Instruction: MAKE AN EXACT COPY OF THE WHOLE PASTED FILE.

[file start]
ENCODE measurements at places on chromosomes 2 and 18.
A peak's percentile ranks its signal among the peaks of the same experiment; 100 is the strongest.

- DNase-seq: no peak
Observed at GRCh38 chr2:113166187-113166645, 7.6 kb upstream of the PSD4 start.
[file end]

ENCODE measurements at places on chromosomes 2 and 18.
A peak's percentile ranks its signal among the peaks of the same experiment; 100 is the strongest.

- DNase-seq: no peak
Observed at GRCh38 chr2:113166187-113166645, 7.6 kb upstream of the PSD4 start.